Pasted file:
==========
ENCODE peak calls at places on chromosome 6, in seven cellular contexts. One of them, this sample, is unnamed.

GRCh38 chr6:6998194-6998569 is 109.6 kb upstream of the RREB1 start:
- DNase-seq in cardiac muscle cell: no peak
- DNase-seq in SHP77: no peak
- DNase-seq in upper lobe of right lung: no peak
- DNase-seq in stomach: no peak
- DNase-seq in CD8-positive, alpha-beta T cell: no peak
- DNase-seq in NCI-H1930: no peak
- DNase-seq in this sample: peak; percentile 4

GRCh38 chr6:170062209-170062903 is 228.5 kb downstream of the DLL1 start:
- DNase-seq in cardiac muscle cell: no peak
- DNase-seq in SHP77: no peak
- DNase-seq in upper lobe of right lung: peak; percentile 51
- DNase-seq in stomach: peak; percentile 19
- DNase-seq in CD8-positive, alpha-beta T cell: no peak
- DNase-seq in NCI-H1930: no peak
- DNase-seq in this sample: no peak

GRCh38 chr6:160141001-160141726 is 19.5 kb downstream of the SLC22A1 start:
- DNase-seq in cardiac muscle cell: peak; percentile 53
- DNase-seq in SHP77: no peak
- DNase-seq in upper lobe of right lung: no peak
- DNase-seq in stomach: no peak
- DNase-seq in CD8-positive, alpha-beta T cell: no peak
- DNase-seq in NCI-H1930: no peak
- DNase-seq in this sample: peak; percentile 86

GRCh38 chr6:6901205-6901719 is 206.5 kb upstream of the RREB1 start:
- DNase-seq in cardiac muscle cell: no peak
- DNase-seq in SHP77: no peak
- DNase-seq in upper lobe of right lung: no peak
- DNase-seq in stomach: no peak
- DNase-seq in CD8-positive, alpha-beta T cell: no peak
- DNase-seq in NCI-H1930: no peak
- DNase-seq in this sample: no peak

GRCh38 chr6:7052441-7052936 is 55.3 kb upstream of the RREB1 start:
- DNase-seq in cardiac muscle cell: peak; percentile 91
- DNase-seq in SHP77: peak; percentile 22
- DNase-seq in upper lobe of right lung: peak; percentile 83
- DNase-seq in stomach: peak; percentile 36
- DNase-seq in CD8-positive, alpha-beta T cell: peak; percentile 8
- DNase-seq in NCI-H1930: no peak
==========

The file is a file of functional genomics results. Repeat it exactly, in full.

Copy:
ENCODE peak calls at places on chromosome 6, in seven cellular contexts. One of them, this sample, is unnamed.

GRCh38 chr6:6998194-6998569 is 109.6 kb upstream of the RREB1 start:
- DNase-seq in cardiac muscle cell: no peak
- DNase-seq in SHP77: no peak
- DNase-seq in upper lobe of right lung: no peak
- DNase-seq in stomach: no peak
- DNase-seq in CD8-positive, alpha-beta T cell: no peak
- DNase-seq in NCI-H1930: no peak
- DNase-seq in this sample: peak; percentile 4

GRCh38 chr6:170062209-170062903 is 228.5 kb downstream of the DLL1 start:
- DNase-seq in cardiac muscle cell: no peak
- DNase-seq in SHP77: no peak
- DNase-seq in upper lobe of right lung: peak; percentile 51
- DNase-seq in stomach: peak; percentile 19
- DNase-seq in CD8-positive, alpha-beta T cell: no peak
- DNase-seq in NCI-H1930: no peak
- DNase-seq in this sample: no peak

GRCh38 chr6:160141001-160141726 is 19.5 kb downstream of the SLC22A1 start:
- DNase-seq in cardiac muscle cell: peak; percentile 53
- DNase-seq in SHP77: no peak
- DNase-seq in upper lobe of right lung: no peak
- DNase-seq in stomach: no peak
- DNase-seq in CD8-positive, alpha-beta T cell: no peak
- DNase-seq in NCI-H1930: no peak
- DNase-seq in this sample: peak; percentile 86

GRCh38 chr6:6901205-6901719 is 206.5 kb upstream of the RREB1 start:
- DNase-seq in cardiac muscle cell: no peak
- DNase-seq in SHP77: no peak
- DNase-seq in upper lobe of right lung: no peak
- DNase-seq in stomach: no peak
- DNase-seq in CD8-positive, alpha-beta T cell: no peak
- DNase-seq in NCI-H1930: no peak
- DNase-seq in this sample: no peak

GRCh38 chr6:7052441-7052936 is 55.3 kb upstream of the RREB1 start:
- DNase-seq in cardiac muscle cell: peak; percentile 91
- DNase-seq in SHP77: peak; percentile 22
- DNase-seq in upper lobe of right lung: peak; percentile 83
- DNase-seq in stomach: peak; percentile 36
- DNase-seq in CD8-positive, alpha-beta T cell: peak; percentile 8
- DNase-seq in NCI-H1930: no peak